- NRC’s resident inspectors were first notified by Exelon at 5:00 PM on March 19th, 16 hours after the spill was first detected. NRC should have provided immediate full public disclosure about the radioactive spill to try to protect public health.
- 3-20, the next day, NRC dispatched a “radiation specialist” to review the event and Exelon’s actions. Apparently little was learned. When NRC held its annual Limerick meeting 4-18-12, NRC inspectors could not provide very important details on the spill.
- 40 hours after the spill was first detected, state and local officials were informed (5:00 PM on 3-20) They were told Increased levels of tritium were found in water samples collected from the spill area. Exelon failed to provide officials with full, accurate, and timely disclosure.
- Even after public officials were informed 3-20 – almost two days after the spill – NOT ONE notified the public. Who was notified, but then failed to inform the public?
- The cause of the back-up was not unclogged and cleared by Exelon until 3-21, two days after the spill was first discovered.
- Exelon claimed the cause of the backup of cooling tower blowdown and reactor water was due to clogging of the Schuylkill River diffuser (Limerick’s Radioactive Discharge Pipe – Outfall 001)
- Exelon failed to make an official notification to NRC or state and local elected officials until 23 days after the spill, after which the public was finally notified by the Pottstown Mercury.
- Evan Brandt did excellent reporting in the Pottstown Mercury to notify the public, but only over 3 weeks after the spill, when it finally appeared on NRC’s website.
- Exelon told Mercury reporter Brandt the spill of reactor water into the river was “No Big Deal” and it was a “Permitted Discharge”. While deceptively attempting to assert no harm, this was the first time Exelon admitted that Limerick has routine radioactive discharges into a vital source of drinking water, the Schuylkill River.
- Limerick’s spill impacted the water of over 1 1/2 million people from Phoenixville to Philadelphia.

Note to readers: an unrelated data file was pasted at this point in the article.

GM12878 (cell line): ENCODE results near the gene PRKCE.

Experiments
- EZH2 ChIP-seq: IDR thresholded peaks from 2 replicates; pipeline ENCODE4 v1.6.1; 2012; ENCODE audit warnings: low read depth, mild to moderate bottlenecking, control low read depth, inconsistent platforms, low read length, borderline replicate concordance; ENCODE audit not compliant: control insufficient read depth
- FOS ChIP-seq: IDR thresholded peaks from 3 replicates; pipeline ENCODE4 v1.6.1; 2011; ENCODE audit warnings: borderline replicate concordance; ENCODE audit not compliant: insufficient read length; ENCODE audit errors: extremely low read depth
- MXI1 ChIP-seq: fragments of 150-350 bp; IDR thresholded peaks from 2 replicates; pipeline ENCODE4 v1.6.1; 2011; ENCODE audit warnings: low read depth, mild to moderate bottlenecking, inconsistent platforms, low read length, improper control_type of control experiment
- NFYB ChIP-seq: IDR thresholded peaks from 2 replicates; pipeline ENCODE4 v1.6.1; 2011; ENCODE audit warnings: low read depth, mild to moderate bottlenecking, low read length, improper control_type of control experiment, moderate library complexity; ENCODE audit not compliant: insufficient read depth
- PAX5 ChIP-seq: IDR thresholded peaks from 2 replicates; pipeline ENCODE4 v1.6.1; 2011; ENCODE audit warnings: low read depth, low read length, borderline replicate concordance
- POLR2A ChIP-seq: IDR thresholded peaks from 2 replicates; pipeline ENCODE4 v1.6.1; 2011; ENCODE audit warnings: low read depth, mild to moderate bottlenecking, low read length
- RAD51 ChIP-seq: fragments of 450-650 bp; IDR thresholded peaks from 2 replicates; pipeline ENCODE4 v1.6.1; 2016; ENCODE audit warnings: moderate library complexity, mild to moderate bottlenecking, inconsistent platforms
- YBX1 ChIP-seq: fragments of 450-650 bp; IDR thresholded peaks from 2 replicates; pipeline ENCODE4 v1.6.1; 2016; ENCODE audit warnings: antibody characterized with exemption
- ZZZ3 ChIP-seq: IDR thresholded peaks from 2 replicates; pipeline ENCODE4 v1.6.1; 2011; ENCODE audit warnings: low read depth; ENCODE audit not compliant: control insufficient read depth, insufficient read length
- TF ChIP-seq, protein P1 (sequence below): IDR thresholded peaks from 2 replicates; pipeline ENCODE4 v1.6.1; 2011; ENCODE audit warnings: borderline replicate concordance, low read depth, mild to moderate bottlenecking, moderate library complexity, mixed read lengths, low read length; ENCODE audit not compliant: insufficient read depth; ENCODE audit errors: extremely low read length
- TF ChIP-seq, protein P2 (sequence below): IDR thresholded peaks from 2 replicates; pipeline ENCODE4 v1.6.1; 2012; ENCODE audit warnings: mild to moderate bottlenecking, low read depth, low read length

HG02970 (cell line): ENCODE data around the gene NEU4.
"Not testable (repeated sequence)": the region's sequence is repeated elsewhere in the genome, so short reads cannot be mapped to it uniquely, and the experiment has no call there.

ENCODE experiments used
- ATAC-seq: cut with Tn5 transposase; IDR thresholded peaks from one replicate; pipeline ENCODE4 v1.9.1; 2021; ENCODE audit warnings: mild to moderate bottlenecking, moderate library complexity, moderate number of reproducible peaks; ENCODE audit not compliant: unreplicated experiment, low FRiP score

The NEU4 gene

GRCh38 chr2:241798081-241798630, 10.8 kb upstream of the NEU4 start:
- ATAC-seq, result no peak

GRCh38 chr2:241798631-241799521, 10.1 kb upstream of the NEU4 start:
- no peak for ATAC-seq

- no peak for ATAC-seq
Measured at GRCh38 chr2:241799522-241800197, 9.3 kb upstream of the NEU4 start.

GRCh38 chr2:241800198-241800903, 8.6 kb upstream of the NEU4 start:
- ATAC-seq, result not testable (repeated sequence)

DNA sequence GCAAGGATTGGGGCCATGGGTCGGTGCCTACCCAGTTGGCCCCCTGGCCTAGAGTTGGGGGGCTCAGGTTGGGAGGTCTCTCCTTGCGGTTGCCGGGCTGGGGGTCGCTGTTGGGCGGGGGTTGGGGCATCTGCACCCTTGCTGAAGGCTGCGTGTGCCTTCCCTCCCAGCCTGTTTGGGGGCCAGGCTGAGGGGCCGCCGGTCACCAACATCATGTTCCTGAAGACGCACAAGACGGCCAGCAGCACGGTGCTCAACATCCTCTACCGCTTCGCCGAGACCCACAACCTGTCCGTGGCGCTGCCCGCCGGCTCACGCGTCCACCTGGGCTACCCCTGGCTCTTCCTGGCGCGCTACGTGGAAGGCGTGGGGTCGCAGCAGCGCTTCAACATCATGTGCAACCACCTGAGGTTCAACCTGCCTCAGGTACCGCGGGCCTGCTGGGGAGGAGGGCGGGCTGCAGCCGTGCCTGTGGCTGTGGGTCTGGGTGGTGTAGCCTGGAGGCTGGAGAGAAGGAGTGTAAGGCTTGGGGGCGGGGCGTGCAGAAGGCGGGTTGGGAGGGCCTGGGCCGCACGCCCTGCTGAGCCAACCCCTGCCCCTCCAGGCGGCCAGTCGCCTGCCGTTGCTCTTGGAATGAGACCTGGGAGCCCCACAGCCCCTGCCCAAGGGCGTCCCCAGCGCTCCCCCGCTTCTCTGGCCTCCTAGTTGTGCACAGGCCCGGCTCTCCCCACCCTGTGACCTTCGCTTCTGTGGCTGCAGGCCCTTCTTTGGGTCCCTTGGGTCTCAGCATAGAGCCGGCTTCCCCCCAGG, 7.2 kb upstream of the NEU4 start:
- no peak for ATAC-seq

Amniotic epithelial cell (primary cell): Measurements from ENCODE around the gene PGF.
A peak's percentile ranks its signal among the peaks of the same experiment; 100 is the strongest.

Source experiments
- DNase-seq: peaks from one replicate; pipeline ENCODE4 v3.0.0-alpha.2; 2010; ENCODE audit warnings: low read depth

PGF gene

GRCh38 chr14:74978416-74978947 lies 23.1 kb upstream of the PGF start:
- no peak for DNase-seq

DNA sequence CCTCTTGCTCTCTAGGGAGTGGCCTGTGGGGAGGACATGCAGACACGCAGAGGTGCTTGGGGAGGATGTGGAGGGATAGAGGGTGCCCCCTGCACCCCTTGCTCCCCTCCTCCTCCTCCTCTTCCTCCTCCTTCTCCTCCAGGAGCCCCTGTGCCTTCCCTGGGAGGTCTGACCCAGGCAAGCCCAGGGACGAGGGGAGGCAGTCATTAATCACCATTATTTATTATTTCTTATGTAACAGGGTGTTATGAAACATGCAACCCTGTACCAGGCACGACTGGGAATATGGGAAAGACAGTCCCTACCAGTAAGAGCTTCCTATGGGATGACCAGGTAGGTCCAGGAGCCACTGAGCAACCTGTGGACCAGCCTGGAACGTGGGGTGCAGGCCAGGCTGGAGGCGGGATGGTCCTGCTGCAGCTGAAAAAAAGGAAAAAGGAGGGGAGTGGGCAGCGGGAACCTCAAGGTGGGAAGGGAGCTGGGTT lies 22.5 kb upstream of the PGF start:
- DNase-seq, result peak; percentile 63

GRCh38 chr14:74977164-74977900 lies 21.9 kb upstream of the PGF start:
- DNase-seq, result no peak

4. The Tritium Scam
NRC and Exelon attempted to make us believe Limerick’s leak was just one radinuclide, tritium, and that tritium levels were within some magical deceptive “safe limit”.
THE TRUTH IS:
- LIMERICK’S SPILL WAS NOT JUST TRITIUM
- RESEARCH SHOWS TRITIUM IS VERY HARMFUL TO HEALTH
- Even if Limerick’s spill would have been just tritium,
• How can NRC claim 20,000 picocuries per liter of tritium is a safe limit?
• or Exelon claim 5 times that amount is NO BIG DEAL?
- Customers of water companies drawing from the Schuylkill River were just exposed to elevated levels of the synergistic impacts from many dangerous radionuclides that entered the Schuylkill River as a result of Limerick Nuclear Plant’s radioactive spill.
5. Exelon’s Track Record Here and Elsewhere Shows Why We Can’t Trust Them To Provide Accurate and Timely Disclosure.
- Yet Exelon controls all Limerick Nuclear Plant monitoring, testing, and reporting.
• Specifics showing why we can’t trust Exelon’s data – See Section 20 www.acereport.org.
• To determine our radiation risks from Limerick Nuclear Plant, we basically rely on the company with a vested interest in the outcome that can’t be trusted.
- The recent spill is a perfect example of how Exelon avoids full, accurate, timely disclosure.
- To assert there is no risk from radioactive discharges from Limerick’s reactor
into a public drinking water source defies logic and reality.
- To assert water from Limerick’s reactor is only tritium is a shameful lie.
Dr. Lewis Cuthbert